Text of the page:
Use slight adjustments on both the left and right joysticks to keep the drone at the same altitude and position. This is actually harder than it sounds and if you begin to drift, don’t panic and slowly try to bring it back to its original position. Once you’re comfortable with the minute adjustments it takes to hover your drone, go ahead and land; you’re ready for the next step.
3. Flying Forward & Slowing Down
Now we’re getting into the real meat of drone flying. After takeoff, make sure you’re flying above your head, you don’t want to accidentally fly into your face after all!
Now begin to slowly push up on the right joystick until you’re slowly moving forward. Then slowly return the joystick to the neutral position. Take a mental note of how responsive your drone is when you return back to neutral.
It’s essential to not do any movements that are too quick as it may throw your drone off balance (unless you have auto-stabilization). Now try the same with going left, right and backwards. Once you’re comfortable with these basic movements, you can move onto more advanced maneuvers.
Advanced Quadcopter Movements
Now onto the fun stuff! We’ll attempt some of the most common advanced techniques, these include flying diagonally, flying in a circle and flying figure eights. The trick to mastering these advanced techniques is to ease into them. Practice small, then slowly work your way up to larger and more exaggerated movements.
Diagonals are the most common movement pattern you’ll be doing when piloting your drone. Start by taking off and making sure you’re in a stable hover.
Afterwards tilt your right stick into a diagonal (either top left, top right, bottom left, or bottom right) while maintaining the same altitude. Now try to return to your original hovering position.
After becoming comfortable with how the drone moves in one plane, we’ll be moving into the third dimension.
Now from your hover position, tilt your right stick into a diagonal while simultaneously tilting your left stick into either the top left or top right diagonal. Your drone should now be ascending while moving diagonally.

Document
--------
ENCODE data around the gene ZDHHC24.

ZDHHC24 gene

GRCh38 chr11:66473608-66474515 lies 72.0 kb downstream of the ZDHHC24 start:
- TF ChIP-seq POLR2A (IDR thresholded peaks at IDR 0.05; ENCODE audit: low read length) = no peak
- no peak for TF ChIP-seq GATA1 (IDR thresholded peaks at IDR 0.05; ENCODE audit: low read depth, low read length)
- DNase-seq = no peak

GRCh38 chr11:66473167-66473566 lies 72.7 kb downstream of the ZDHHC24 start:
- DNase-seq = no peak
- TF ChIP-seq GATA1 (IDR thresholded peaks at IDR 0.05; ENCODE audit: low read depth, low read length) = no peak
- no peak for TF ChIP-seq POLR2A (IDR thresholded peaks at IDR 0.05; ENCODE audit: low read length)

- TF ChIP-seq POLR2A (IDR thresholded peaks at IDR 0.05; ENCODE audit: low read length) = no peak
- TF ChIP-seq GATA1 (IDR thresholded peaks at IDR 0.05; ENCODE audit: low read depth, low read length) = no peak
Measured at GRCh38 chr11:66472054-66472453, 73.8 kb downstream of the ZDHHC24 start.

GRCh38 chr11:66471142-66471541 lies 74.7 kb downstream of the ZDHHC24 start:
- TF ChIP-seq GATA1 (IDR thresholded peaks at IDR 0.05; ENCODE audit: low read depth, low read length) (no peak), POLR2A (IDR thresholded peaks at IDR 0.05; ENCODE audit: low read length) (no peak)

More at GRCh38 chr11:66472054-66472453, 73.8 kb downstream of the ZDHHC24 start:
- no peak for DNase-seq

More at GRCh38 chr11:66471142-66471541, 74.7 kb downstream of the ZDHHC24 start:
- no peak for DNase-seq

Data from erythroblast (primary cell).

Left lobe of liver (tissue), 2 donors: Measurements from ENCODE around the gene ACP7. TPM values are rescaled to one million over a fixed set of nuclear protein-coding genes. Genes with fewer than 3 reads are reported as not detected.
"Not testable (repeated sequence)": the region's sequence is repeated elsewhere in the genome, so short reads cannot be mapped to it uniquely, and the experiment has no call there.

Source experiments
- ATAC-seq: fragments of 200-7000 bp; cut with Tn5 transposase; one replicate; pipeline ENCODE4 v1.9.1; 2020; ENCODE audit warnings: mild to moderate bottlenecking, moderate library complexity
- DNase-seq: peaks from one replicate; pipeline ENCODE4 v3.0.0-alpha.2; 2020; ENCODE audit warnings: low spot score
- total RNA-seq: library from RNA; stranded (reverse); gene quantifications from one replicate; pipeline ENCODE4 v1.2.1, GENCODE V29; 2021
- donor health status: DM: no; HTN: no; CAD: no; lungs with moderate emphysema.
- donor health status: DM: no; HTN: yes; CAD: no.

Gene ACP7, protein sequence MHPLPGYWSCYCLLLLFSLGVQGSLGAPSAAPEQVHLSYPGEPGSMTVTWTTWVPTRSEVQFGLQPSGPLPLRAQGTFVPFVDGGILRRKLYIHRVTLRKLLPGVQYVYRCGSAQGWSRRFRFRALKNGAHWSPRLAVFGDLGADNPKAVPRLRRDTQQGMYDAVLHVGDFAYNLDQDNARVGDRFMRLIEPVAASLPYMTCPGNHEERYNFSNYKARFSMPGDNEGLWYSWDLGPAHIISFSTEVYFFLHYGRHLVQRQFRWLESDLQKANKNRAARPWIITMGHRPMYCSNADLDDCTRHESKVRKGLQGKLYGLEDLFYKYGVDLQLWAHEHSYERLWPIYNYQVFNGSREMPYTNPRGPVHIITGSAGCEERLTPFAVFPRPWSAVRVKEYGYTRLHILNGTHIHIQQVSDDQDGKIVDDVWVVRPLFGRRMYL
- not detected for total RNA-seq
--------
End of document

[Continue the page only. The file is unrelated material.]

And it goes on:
Remember to be gentle with the left joystick as ascending too fast may catch you off guard. Now try to return to your hovering position by reversing these instructions. After getting familiar with flying in all four diagonal directions, you’re ready to move onto drawing some shapes!
Flying in a circle
We’ll now be starting our shape drawing lessons!
From a hover position slowly move into a diagonal while maintaining your altitude. Now while you’re still moving diagonally, begin to slowly rotate the right joystick in a slow clockwise direction.
You should now start to move in a circular movement. If you’re not, try to push a bit harder on the joystick as you’re rotating. Now try to do the same in a counterclockwise direction.
Once you’re comfortable moving in a circle, try to move in a larger circular motion. Once you master this, you can try ascending and descending while moving in a circular motion.
Flying in a figure 8
Now that you can draw some circles, we can create the next shape: two circles stacked on top of one another! The trick to flying in a figure 8 is making sure your movements are smooth and controlled.
Start by flying in a clockwise motion, then about three quarters of the way through your rotation, maintain that direction for an extra two seconds or so, then slowly drag your joystick back in a counterclockwise rotation.
Repeat once you get three quarters of the way back to your starting position. This is a bit tricky as you’ll want to directly draw a figure 8 using your right joystick.
Resist the urge and remember that it’s drawing two circles.
With this guide, you should be prepared to set off on your flying adventures with your new partner. We’ve done our best to ensure that you have a good foundation to build off of. Now it’s just a matter of getting some experience under your belt!
Feel free to refer back to this guide anytime you need a refresher. Before we go we’ll leave you with some final reminders.
Remember to never fly over people, never fly near airports, never fly above 400 meters, and never drink and fly. Just keeping these four golden rules in mind will help you stay out of trouble most of the time.
Every time you use a new drone, we recommend running through the basic movements we covered in this guide so that you can get accustomed to how this new drone flies. Think of it as stretching before you run.
With that, we’ll be signing off, but before we go, we just want to remind you to check back here often as we’ll be continually adding more articles about drone tips and tricks as well as reviews and teardowns. We’re glad that you’ve decided to join this community that we love and hope that you’ll stick around. Happy flying!